End of Days (1999)
Arnold Schwarzenegger, Gabriel Byrne, Robin Tunney, Kevin Pollack, Rod Steiger,
C.C.H. Pounder, Renee Olstead, Udo Kier, Matt Gallini, Linda Pine.
Written by Andrew W. Marlowe.
Directed by Peter Hyams.
Review by Dana Knowles.
End of Days introduces us to its lead character with a scene straight out of Lethal Weapon. Jericho Cane (Arnold Schwarzenegger) is sitting in the dark, holding a gun to his head. We will soon discover the reason for his despair... his wife and child are dead. He doesn't kill himself, of course. Just like Mel Gibson didn't kill himself over that other dead wife in that other movie. It's an apt beginning to this particular film, because it establishes the overall approach of End of Days with absolute clarity: Why make an original movie when you can crib a bunch of scenes from other movies, change them slightly to fit this context, then cut them together and pretend you're releasing something fresh? It's jarring to watch the thievery add up as this turkey (now I understand the Thanksgiving release decision!) progresses. And even more jarring to keep up with the constant shifts in tone that accompany this mishmash of Millenial Horror Film and Smartass Action Flick. Barely a minute of the movie goes by between the harrowing sight of a man with a gun to his head and the wacky hilarity of watching him make the most disgusting breakfast imaginable (a nod to Rocky and those raw eggs, doncha know). The one thing we grasp immediately is that it's wise to dismiss anything serious that's introduced, as it will surely be followed by a lame-ass catch phrase or some other inappropriately timed nonsense. This relentless shift in tones is the only aspect of the film with any consistency, unless you consider the fact that it's consistently lousy to be some sort of achievement.
The story: Jericho is a private security guard, and he works with his pal Chicago (yep! That's his name!), who is played as a standard-issue goofball sidekick by Kevin Pollack. In the course of protecting a client, they stumble onto a religious prophecy that leads them to be entangled in the Apocalyptic return of Satan, who is coming to Earth to impregnate a woman so that he can rule the world. Or something like that. In what has to be one of the strangest cases of failure to mine an interesting premise imaginable, the client that Jericho and Chicago are protecting is--in fact--Satan (Gabriel Byrne). You'd think that the screenwriter could have found a way to use this... to concoct a narrative whereby our "hero" is unwittingly assisting the Devil's dirty work. But no. It's introduced and then immediately dropped in the wake of an assassination attempt and a chase. The chase is what leads them to discover that a woman may be in peril, and the story shifts to a clumsy series of scenes through which Jericho and Chicago figure out who she is and then try to protect her.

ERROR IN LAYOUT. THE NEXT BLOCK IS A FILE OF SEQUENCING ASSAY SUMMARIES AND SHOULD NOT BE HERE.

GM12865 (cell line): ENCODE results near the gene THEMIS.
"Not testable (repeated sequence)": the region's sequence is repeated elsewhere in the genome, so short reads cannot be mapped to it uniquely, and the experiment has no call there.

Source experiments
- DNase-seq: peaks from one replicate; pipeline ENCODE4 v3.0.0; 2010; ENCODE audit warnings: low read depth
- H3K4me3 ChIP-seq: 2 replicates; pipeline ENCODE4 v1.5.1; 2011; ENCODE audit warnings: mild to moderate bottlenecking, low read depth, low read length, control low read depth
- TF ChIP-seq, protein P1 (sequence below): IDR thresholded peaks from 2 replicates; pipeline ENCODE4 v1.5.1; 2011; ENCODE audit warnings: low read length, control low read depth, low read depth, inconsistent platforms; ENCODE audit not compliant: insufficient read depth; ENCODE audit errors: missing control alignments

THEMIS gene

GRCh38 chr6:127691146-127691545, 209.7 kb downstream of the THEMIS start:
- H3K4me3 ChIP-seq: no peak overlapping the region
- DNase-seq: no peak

Along with that, we're treated to a lot of subplots about the Pope and the philosophical split between religious men who believe the woman Satan seeks should be killed and those who believe that she should not, as well as some background information and a nice helping of Satan-worshipping weirdos who pop up whenever more conflict is needed. The woman in question is Christine (another incredibly subtle name, which allows for a real howler of a plot twist at one point), and she's played in a Mia-Farrow-waiflike manner by Robin Tunney. She even has the haircut from that other woman-impregnated-by-Satan movie. If that were all that was lifted directly from Rosemary's Baby, the film might have been a bit more honorable. But there's plenty more where that haircut came from, though I won't spoil your fun by listing the dozens of "homages." The only thing that makes End of Days worth seeing is the spectre of testing your film knowledge. It's a two-hour game of Spot-the-Real-Movie in this DreckFest-Masquerading-as-a-Movie. By taking this attitude as the lights dim, you might actually find yourself reasonably engaged for the duration, because there are many, many things to spot.